by Jake Hall
published in Family Matters eNewsletter, 4/24/14
Easter morning leaves us with double vision. On the one hand, we are presented with a vision of the world redeemed; Jesus’ resurrection is nothing less than life renewed. On the other hand, we continue to see the world as it remains. Life on this side of Easter remains broken and in need of redemption. Trying to see the world as broken, yet redeemed can leave you with double vision.
How do you see the world? Is it full of life and near to heaven, or is it less than life abundant and far from heaven? How do you feel about your future? Are you optimistic about what God is doing in the world? Are you able to hold your doubts and beliefs in a kind of holy tension? That is what G.K. Chesterton seems to advise. Consider this quote:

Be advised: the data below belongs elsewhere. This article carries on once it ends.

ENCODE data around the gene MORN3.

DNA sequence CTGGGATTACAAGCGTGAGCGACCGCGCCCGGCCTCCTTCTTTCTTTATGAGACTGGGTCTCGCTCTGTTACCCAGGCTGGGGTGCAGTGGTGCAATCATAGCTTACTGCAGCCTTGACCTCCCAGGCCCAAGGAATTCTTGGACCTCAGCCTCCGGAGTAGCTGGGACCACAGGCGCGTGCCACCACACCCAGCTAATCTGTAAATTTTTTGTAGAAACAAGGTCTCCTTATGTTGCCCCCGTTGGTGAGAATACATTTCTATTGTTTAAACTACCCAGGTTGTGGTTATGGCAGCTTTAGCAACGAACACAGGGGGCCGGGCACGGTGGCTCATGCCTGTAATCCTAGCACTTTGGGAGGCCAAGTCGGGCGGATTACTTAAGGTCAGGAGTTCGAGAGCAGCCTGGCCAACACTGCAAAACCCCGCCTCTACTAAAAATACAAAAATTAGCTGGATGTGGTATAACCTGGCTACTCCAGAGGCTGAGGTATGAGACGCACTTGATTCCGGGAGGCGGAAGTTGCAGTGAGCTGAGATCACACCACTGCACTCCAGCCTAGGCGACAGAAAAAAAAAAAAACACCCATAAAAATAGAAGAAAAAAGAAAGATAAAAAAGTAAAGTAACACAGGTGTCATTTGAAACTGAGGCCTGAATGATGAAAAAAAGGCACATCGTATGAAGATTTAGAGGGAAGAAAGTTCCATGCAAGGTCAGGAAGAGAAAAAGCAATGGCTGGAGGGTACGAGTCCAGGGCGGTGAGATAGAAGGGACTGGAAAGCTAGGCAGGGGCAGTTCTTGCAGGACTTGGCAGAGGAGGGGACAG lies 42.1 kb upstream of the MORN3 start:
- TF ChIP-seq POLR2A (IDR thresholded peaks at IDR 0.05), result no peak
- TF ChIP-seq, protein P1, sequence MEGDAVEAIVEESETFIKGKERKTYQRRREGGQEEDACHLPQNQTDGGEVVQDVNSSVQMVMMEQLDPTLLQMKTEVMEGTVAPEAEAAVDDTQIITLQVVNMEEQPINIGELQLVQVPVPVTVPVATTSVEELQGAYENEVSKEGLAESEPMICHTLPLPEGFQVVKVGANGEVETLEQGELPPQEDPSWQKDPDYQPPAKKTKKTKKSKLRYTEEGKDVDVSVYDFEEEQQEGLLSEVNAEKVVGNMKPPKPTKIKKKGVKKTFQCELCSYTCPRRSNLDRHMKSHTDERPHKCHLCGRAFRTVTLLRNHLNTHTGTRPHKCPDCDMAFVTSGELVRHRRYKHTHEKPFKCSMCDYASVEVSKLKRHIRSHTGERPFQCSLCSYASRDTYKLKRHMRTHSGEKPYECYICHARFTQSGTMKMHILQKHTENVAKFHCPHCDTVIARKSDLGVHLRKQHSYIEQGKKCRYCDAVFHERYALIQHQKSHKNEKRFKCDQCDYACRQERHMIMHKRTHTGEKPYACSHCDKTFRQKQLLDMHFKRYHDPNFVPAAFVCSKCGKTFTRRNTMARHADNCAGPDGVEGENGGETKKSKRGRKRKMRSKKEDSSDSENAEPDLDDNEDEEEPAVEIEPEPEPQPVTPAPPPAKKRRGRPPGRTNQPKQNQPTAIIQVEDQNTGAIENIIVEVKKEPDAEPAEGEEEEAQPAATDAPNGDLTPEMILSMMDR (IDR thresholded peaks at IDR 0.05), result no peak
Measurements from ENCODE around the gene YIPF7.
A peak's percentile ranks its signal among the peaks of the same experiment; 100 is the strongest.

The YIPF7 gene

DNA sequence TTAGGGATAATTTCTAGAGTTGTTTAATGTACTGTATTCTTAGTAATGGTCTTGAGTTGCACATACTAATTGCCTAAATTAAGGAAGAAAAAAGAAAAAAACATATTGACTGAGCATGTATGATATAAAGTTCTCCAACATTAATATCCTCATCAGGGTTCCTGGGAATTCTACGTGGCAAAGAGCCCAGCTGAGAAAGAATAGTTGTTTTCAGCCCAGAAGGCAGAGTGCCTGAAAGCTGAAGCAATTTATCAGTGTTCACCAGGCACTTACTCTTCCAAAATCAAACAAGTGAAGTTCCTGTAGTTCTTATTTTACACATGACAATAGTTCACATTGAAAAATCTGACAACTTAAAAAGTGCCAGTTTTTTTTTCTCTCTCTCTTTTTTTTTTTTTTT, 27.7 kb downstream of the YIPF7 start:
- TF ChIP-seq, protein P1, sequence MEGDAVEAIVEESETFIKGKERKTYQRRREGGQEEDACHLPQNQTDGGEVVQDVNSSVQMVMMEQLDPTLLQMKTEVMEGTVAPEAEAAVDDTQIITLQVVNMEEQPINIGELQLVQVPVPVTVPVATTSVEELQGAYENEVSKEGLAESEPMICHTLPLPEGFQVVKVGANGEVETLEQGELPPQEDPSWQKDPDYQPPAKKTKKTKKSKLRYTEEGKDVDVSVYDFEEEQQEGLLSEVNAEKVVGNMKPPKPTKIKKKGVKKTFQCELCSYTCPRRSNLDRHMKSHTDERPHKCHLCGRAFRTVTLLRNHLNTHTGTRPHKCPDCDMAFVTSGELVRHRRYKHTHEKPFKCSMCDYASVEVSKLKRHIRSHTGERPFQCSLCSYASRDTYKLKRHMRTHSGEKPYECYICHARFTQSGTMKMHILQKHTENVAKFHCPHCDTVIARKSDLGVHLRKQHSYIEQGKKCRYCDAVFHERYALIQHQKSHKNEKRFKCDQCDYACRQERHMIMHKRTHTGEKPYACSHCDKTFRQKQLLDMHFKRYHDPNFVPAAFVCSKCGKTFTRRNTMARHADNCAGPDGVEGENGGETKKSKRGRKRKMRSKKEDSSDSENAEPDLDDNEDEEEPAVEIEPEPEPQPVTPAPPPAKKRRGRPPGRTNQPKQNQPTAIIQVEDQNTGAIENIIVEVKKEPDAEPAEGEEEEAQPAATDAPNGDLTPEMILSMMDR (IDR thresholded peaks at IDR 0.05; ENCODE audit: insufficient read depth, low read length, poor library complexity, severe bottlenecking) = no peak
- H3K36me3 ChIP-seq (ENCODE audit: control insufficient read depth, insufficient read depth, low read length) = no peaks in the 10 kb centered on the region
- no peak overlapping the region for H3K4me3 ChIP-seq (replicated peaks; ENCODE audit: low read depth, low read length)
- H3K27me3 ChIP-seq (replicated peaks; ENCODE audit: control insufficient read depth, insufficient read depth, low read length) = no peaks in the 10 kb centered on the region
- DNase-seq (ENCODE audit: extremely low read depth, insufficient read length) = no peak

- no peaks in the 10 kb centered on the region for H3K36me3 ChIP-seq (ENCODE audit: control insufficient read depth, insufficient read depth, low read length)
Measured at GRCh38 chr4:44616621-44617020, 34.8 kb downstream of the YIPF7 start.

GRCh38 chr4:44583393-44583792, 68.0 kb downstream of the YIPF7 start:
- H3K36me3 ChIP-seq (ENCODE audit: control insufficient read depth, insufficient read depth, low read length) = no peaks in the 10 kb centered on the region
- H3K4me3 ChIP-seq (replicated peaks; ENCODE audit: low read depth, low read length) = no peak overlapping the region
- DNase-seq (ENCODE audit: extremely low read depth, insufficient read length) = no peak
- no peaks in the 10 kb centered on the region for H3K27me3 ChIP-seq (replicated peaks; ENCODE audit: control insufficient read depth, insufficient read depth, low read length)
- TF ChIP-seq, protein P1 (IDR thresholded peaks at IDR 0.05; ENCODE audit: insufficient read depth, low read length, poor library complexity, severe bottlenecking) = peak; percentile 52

“Can [you] hate it enough to change it, and yet love it enough to think it worth changing? Can [you] look up at its colossal good without once feeling acquiescence? Can [you] look up at its colossal evil without once feeling despair? Can [you,] in short, be at once not only a pessimist and an optimist, but a fanatical pessimist and a fanatical optimist?”—GK Chesterton
Maybe we should get use to seeing the world in this way. Allow the disparity between the good news proclamation and our present circumstance to drive our participation in redemption of the world.